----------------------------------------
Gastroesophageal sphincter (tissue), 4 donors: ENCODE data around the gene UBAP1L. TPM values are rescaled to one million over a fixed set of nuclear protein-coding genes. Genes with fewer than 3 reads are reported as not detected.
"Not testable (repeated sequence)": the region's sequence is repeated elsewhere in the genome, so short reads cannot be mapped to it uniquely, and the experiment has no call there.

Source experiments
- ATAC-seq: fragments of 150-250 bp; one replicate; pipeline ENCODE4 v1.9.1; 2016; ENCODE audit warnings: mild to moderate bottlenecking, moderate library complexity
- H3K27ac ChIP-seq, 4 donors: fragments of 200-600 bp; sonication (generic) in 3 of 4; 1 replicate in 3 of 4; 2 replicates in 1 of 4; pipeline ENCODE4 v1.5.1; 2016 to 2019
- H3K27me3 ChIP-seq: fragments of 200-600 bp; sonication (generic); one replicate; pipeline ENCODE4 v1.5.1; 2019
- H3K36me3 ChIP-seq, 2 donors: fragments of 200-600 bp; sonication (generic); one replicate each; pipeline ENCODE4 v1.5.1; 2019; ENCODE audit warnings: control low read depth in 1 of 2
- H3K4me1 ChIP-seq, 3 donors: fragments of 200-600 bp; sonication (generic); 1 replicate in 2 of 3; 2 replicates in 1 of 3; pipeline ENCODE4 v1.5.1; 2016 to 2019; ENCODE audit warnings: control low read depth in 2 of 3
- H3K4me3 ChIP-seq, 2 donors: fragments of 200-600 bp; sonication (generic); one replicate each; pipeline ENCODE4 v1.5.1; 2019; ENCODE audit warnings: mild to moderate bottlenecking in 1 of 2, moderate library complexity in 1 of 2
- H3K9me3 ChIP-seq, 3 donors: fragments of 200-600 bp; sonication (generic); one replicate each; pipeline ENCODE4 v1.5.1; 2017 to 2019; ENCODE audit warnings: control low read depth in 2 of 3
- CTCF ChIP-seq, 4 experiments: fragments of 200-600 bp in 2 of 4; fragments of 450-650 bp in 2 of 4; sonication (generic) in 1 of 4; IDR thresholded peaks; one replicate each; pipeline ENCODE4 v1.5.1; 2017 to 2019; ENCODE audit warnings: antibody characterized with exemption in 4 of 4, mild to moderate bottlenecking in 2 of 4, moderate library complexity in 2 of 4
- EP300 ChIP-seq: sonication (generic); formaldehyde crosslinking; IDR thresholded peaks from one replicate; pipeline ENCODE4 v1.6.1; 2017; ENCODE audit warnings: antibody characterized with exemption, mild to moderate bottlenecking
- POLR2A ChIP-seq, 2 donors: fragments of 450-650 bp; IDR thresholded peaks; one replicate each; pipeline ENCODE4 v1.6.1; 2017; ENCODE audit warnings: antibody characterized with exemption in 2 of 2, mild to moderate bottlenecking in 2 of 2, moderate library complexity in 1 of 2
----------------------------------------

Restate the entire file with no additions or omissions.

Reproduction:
Gastroesophageal sphincter (tissue), 4 donors: ENCODE data around the gene UBAP1L. TPM values are rescaled to one million over a fixed set of nuclear protein-coding genes. Genes with fewer than 3 reads are reported as not detected.
"Not testable (repeated sequence)": the region's sequence is repeated elsewhere in the genome, so short reads cannot be mapped to it uniquely, and the experiment has no call there.

Source experiments
- ATAC-seq: fragments of 150-250 bp; one replicate; pipeline ENCODE4 v1.9.1; 2016; ENCODE audit warnings: mild to moderate bottlenecking, moderate library complexity
- H3K27ac ChIP-seq, 4 donors: fragments of 200-600 bp; sonication (generic) in 3 of 4; 1 replicate in 3 of 4; 2 replicates in 1 of 4; pipeline ENCODE4 v1.5.1; 2016 to 2019
- H3K27me3 ChIP-seq: fragments of 200-600 bp; sonication (generic); one replicate; pipeline ENCODE4 v1.5.1; 2019
- H3K36me3 ChIP-seq, 2 donors: fragments of 200-600 bp; sonication (generic); one replicate each; pipeline ENCODE4 v1.5.1; 2019; ENCODE audit warnings: control low read depth in 1 of 2
- H3K4me1 ChIP-seq, 3 donors: fragments of 200-600 bp; sonication (generic); 1 replicate in 2 of 3; 2 replicates in 1 of 3; pipeline ENCODE4 v1.5.1; 2016 to 2019; ENCODE audit warnings: control low read depth in 2 of 3
- H3K4me3 ChIP-seq, 2 donors: fragments of 200-600 bp; sonication (generic); one replicate each; pipeline ENCODE4 v1.5.1; 2019; ENCODE audit warnings: mild to moderate bottlenecking in 1 of 2, moderate library complexity in 1 of 2
- H3K9me3 ChIP-seq, 3 donors: fragments of 200-600 bp; sonication (generic); one replicate each; pipeline ENCODE4 v1.5.1; 2017 to 2019; ENCODE audit warnings: control low read depth in 2 of 3
- CTCF ChIP-seq, 4 experiments: fragments of 200-600 bp in 2 of 4; fragments of 450-650 bp in 2 of 4; sonication (generic) in 1 of 4; IDR thresholded peaks; one replicate each; pipeline ENCODE4 v1.5.1; 2017 to 2019; ENCODE audit warnings: antibody characterized with exemption in 4 of 4, mild to moderate bottlenecking in 2 of 4, moderate library complexity in 2 of 4
- EP300 ChIP-seq: sonication (generic); formaldehyde crosslinking; IDR thresholded peaks from one replicate; pipeline ENCODE4 v1.6.1; 2017; ENCODE audit warnings: antibody characterized with exemption, mild to moderate bottlenecking
- POLR2A ChIP-seq, 2 donors: fragments of 450-650 bp; IDR thresholded peaks; one replicate each; pipeline ENCODE4 v1.6.1; 2017; ENCODE audit warnings: antibody characterized with exemption in 2 of 2, mild to moderate bottlenecking in 2 of 2, moderate library complexity in 1 of 2